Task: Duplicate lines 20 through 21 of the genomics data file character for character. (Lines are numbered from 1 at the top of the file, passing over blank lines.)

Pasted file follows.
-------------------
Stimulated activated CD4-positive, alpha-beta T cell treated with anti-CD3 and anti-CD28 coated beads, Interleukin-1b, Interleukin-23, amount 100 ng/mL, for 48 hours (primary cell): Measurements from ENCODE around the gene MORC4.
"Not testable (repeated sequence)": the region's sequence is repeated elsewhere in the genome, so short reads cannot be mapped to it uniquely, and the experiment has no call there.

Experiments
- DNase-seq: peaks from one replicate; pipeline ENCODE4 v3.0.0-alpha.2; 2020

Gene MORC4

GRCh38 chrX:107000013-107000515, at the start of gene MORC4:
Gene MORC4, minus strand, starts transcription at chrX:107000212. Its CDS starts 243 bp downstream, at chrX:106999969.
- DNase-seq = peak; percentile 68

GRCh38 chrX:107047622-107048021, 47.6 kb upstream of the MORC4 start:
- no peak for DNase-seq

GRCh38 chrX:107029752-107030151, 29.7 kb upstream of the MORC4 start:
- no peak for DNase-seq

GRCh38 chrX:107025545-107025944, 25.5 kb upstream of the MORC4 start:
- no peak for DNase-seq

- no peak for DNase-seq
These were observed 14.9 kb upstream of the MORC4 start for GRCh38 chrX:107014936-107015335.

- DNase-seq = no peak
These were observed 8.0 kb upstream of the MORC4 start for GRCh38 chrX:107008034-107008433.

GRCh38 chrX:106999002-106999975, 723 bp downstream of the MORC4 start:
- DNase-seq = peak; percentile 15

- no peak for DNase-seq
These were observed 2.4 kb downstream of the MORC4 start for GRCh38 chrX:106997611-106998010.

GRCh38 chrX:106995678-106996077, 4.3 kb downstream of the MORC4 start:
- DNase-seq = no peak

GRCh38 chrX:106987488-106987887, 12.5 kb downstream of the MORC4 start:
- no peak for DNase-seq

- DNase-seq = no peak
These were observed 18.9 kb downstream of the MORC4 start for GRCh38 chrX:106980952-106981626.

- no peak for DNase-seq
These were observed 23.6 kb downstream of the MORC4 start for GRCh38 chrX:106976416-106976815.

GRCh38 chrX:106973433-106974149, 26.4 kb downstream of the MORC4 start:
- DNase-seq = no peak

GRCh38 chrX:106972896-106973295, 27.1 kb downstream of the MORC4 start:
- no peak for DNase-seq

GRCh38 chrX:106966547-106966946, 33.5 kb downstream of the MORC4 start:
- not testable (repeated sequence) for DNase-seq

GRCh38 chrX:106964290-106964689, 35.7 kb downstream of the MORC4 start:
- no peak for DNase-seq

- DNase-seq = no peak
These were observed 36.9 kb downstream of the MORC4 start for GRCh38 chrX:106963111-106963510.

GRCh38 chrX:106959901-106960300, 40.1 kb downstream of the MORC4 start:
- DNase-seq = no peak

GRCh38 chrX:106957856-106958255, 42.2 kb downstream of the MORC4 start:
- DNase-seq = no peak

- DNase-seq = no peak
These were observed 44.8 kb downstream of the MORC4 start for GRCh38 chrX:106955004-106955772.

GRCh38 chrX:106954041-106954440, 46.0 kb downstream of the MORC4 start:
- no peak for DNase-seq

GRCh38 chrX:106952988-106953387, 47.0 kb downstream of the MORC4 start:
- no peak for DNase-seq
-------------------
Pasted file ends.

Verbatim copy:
- DNase-seq = peak; percentile 15

- no peak for DNase-seq